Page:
Until Your Heart Releases You
When you are gone, please don’t go to heaven. Don’t rise up out of your body and sprout wings and play a harp. When you are gone, just go. Just disappear. Cease to exist.
Chrysanthemums fill your mouth, spill out past your teeth which are not there, your lips which are not there.
You are seventeen, and you have just gotten your driver’s license in time for junior prom. You failed the test once, and I wouldn’t let you take it again until we had studied that manual cover to cover—and the driver’s test, the practical test. I did like my own dad did: park the manual transmission on a hill and tell you to drive. You eased your mother’s car into first and slid the clutch past the gas pedal like you had been doing it your whole life.
You ask to borrow the car for prom, and Mom asks, “Isn’t your date supposed to drive?”
“Dates are stupid,” you say.
I help you tuck the billowy dress between the seat and your legs. My shirt is sticking to my back, and my pants are inching down.
You look over my shoulder and announce, “Crack attack.”
The 1993 Volvo has a five star frontal crash safety rating from the NHTSA. We spent days worth of hours practicing. We never drove in the rain.
We never went over those tracks.
We always drove the speed limit.
Or if you cannot simply cease to be, let the energy that moved those toes, those fingers—let it dissipate and be absorbed by everything around it. Let those sparks sending rhythms through your dying heart add to the symphony of the universe.
Your hair is melting chocolate spilling off the bed. Your hair is dust that moves in the afternoon sunlight. Your hair is.
You are twenty-one, home for the weekend to fulfill your birthday promise. You had promised me a date so I could buy you your first drink. A dad and daughter date. We hadn’t taken one of those since we’d gone to see Pulp Fiction at that art house theatre you loved so much.
You want to go to Spanky’s or Sparky’s, I can’t ever get them right—and there is no sign to help an old man.
You are looking at the beer list. Names like Pappy’s Piss and Mad Hops. I ask about school and you tell me it wouldn’t be a bad date if the guy didn’t ask about school.
I ask you what you want to talk about and you tell me, “Beer.”
My daughter drinks beer. This isn’t your first drink. Your first bar. Your 21st means so little to you.
I tell you that beer is synonymous with civilization. I am going to tell you about the fertile crescent, about barley, about Ninkashi or Ninkasa or—and you interrupt to order the Border Porter. It is supposed to be Mexican spicy with a high wall of foam. Something like that.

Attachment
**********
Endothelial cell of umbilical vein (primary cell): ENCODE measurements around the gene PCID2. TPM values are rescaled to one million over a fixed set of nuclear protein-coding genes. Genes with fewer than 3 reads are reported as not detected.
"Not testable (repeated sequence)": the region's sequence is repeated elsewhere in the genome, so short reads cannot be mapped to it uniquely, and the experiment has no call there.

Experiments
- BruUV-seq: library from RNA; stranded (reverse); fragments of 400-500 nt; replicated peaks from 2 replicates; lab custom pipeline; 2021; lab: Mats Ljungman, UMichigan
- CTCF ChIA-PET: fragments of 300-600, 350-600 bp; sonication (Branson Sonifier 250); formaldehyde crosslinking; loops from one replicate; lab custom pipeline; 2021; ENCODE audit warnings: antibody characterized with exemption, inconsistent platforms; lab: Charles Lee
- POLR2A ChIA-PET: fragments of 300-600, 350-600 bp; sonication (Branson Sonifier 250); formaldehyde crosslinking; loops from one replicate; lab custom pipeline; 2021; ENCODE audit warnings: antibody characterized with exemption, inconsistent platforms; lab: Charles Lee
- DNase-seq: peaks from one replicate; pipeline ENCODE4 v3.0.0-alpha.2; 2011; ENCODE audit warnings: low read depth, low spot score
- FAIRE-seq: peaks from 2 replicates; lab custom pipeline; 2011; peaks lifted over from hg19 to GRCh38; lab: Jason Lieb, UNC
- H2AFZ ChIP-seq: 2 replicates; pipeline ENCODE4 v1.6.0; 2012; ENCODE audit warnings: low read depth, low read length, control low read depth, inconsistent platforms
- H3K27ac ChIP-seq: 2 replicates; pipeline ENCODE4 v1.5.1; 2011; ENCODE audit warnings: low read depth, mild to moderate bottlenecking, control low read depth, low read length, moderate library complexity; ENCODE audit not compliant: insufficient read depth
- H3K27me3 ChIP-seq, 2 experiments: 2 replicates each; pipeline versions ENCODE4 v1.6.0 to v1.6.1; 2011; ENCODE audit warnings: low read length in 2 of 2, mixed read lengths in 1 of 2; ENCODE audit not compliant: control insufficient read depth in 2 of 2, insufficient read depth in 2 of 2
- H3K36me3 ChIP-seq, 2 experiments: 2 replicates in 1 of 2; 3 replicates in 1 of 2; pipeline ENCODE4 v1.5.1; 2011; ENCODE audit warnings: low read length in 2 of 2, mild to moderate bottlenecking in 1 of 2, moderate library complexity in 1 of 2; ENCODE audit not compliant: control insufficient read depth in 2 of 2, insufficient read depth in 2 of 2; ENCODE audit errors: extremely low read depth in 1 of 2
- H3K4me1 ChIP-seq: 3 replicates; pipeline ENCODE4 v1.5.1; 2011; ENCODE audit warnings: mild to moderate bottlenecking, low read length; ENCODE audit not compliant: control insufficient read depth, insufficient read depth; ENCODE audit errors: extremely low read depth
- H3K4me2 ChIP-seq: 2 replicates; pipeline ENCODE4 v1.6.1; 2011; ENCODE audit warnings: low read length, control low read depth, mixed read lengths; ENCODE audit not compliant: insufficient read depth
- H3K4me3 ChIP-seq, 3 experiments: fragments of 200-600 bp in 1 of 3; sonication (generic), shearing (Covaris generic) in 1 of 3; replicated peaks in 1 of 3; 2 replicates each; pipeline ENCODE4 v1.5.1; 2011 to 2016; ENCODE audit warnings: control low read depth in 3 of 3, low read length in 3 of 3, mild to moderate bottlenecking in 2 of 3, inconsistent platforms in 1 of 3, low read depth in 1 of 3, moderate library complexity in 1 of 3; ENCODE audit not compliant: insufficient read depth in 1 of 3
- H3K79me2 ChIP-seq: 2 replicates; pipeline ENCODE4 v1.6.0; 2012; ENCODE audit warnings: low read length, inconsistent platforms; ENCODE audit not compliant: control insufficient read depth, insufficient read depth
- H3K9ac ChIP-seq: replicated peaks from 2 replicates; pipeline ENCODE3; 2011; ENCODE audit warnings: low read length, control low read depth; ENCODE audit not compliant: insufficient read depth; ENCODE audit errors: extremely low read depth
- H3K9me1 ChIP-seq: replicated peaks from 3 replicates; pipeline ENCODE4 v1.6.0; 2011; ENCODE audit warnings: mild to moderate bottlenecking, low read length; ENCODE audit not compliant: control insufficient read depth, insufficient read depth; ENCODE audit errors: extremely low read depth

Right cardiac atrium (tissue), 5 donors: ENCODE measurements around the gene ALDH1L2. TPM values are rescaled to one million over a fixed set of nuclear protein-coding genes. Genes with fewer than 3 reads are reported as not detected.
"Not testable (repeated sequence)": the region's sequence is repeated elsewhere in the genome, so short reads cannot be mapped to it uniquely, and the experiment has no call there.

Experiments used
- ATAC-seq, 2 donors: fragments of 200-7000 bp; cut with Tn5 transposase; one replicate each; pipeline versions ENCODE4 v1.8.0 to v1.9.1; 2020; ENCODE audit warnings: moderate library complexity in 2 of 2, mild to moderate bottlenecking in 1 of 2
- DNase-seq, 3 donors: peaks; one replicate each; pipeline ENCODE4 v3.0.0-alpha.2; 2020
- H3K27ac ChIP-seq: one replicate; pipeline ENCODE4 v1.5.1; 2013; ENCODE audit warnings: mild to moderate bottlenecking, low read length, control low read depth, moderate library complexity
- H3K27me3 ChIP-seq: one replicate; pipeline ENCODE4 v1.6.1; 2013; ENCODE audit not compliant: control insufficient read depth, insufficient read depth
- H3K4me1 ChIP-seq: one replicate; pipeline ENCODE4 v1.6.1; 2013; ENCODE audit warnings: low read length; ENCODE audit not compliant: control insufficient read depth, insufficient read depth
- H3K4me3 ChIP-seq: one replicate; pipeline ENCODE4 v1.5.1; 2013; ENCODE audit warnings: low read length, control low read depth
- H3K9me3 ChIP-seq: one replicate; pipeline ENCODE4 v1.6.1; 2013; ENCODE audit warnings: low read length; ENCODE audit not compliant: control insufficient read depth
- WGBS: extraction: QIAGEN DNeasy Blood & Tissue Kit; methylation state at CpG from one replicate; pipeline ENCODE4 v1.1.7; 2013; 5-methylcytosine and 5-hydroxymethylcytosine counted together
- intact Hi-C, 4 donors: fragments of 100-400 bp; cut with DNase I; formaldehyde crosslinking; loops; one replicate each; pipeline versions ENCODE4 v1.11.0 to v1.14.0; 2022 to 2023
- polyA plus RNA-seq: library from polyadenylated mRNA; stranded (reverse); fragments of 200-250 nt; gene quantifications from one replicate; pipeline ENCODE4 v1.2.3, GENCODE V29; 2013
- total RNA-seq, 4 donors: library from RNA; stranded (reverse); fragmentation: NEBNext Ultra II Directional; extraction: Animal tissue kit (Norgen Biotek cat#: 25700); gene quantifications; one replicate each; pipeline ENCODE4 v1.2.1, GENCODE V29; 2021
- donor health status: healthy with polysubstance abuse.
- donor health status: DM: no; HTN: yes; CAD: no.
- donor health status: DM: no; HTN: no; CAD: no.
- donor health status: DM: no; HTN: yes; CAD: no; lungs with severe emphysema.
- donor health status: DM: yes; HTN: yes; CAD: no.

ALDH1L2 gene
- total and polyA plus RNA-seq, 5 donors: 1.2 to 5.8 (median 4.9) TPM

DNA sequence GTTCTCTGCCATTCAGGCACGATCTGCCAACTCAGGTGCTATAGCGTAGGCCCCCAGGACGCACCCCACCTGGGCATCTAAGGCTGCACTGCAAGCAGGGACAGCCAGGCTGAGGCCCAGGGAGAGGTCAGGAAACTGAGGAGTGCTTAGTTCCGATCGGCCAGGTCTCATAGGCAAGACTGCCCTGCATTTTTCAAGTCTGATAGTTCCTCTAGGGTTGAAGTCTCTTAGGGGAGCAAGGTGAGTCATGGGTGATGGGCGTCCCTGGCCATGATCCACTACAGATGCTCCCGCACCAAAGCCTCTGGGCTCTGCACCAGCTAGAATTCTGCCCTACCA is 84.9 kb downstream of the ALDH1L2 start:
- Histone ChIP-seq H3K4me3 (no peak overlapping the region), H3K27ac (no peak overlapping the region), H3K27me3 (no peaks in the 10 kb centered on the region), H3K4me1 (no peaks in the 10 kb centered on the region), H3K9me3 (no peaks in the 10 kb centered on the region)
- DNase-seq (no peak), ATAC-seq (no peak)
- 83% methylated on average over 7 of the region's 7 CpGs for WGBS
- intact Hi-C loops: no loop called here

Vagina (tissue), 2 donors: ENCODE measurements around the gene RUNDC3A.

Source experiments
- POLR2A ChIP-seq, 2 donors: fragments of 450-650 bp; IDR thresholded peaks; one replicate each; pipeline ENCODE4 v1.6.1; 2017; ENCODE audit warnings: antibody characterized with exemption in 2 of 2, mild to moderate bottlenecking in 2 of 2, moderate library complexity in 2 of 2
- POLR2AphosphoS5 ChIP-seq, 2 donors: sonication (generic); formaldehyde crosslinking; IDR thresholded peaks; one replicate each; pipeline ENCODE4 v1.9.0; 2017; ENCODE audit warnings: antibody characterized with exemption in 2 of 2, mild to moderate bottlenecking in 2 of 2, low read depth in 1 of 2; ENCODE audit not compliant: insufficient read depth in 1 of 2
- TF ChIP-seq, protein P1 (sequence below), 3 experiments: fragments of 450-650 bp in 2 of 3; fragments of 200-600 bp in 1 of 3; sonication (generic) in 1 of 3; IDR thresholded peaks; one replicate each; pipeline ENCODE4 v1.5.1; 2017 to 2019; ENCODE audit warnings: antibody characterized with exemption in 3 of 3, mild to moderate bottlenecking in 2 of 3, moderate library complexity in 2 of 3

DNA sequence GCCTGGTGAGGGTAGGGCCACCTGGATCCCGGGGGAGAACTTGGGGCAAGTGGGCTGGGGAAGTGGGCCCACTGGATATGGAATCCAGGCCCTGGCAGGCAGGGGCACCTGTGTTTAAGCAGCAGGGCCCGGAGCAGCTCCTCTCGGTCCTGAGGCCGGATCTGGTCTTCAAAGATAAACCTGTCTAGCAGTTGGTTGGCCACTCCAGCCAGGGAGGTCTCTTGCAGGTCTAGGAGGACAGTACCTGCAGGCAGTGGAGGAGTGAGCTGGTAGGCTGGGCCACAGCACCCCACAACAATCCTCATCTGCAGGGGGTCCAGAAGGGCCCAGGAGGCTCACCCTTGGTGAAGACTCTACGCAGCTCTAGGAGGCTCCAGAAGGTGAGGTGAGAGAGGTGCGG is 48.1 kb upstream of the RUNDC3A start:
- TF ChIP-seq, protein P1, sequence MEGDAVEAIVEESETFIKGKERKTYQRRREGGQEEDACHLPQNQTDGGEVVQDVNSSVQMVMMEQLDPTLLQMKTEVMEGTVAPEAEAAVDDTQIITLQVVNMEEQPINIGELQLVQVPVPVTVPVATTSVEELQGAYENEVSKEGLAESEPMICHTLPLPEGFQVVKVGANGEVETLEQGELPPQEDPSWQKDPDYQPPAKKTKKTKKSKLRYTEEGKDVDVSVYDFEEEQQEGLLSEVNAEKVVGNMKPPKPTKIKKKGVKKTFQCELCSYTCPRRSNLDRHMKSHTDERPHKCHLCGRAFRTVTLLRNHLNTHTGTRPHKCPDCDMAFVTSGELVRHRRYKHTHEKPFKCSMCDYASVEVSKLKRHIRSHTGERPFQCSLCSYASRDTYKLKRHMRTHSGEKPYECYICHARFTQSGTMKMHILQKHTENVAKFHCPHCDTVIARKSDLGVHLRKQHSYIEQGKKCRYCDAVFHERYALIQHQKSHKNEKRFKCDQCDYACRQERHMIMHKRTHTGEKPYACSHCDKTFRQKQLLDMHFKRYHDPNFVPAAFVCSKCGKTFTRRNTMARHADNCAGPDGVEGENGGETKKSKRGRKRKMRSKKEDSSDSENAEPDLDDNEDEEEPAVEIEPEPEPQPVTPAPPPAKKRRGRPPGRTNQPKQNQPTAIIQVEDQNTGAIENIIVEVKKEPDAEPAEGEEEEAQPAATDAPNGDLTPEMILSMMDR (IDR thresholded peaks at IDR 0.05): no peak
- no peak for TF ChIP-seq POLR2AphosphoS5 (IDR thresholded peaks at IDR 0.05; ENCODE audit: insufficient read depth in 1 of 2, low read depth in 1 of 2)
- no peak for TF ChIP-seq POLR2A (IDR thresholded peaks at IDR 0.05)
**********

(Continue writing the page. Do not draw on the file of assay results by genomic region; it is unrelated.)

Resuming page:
You ask, “How did you know you were in love with mom?”
I order a Pappy’s Piss and say something romantic because what I am thinking about is the boy who has probably told you he loves you and the scene where you tell him you love him, and that kiss and—I’ve drained my beer.
You tell me his name is Mark and that I’d like him. “He has your sense of humor,” you say, which means he has the sense of humor of a ten-year-old.
I tell you that reminds me of a joke. I ask you why you can’t hear a pterodactyl in the bathroom.
“Why?” you ask.
Because the “p” is silent, I say.
You spit beer on me, and I’m not sure if it is an accident.
Mark is a lucky man, I tell you. He better take care of my girl, I say.
“I don’t need taking care of, dad,” you respond. My movie heroine.
People have always said that you look just like me, and I can sort of see it, but mostly I see my little girl sitting up on a big bar stool like in some cheesy movie hallucination.
You and Mark will go climbing that weekend. He won’t take care of you. The fall will snap your neck. Even if you live, you’ll be in a bed for the rest of your life.
And no hell for you either. Until you were born, those places fit firmly in the myth category: Atlantis, Neverland, Heaven, and Hell. Fantasies are for your dreams. You won’t be dreaming.
Your hands are knitted together with wax.
You love to fly. I was sure you’d do something crazy like join the airforce. I’d have had to get one of those bumper stickers with the wings and the proud parent brag about serving the country.
Your first flight was so…irritating. We’d gotten the tickets for a night flight just so that you could sleep through it. Mom was—I was, too, I guess—concerned that you would annoy the other passengers if you were awake and being a kid.